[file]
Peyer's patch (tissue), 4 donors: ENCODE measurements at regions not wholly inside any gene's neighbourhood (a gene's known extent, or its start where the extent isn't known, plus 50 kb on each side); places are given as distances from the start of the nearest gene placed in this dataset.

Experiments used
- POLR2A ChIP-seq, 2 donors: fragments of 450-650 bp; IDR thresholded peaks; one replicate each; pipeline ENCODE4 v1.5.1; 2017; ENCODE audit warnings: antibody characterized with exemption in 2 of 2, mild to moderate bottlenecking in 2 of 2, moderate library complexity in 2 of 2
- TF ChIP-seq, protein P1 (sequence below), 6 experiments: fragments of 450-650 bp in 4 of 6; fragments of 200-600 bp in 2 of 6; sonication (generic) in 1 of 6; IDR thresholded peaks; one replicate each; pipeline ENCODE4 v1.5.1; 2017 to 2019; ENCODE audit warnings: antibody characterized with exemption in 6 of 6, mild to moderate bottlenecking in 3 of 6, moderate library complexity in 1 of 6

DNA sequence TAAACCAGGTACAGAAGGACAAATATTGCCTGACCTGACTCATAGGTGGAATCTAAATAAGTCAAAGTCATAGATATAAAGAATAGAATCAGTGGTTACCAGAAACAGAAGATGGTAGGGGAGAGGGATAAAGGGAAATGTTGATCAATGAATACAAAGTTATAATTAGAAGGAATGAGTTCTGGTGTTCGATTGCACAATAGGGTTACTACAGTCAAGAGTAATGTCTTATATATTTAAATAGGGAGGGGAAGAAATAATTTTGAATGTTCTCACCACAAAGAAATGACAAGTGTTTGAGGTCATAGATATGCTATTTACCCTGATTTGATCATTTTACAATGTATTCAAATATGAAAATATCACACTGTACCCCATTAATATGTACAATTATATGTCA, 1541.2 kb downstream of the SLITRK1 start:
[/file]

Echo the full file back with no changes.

Peyer's patch (tissue), 4 donors: ENCODE measurements at regions not wholly inside any gene's neighbourhood (a gene's known extent, or its start where the extent isn't known, plus 50 kb on each side); places are given as distances from the start of the nearest gene placed in this dataset.

Experiments used
- POLR2A ChIP-seq, 2 donors: fragments of 450-650 bp; IDR thresholded peaks; one replicate each; pipeline ENCODE4 v1.5.1; 2017; ENCODE audit warnings: antibody characterized with exemption in 2 of 2, mild to moderate bottlenecking in 2 of 2, moderate library complexity in 2 of 2
- TF ChIP-seq, protein P1 (sequence below), 6 experiments: fragments of 450-650 bp in 4 of 6; fragments of 200-600 bp in 2 of 6; sonication (generic) in 1 of 6; IDR thresholded peaks; one replicate each; pipeline ENCODE4 v1.5.1; 2017 to 2019; ENCODE audit warnings: antibody characterized with exemption in 6 of 6, mild to moderate bottlenecking in 3 of 6, moderate library complexity in 1 of 6

DNA sequence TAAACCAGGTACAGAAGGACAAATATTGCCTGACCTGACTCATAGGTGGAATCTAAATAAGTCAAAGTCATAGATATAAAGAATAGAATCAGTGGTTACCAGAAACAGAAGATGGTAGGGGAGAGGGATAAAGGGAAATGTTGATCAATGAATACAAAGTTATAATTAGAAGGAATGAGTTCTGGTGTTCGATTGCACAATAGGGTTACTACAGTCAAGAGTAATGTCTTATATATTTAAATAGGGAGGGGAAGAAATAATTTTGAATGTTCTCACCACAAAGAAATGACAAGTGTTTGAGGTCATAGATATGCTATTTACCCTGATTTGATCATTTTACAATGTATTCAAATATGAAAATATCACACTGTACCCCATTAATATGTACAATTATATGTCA, 1541.2 kb downstream of the SLITRK1 start: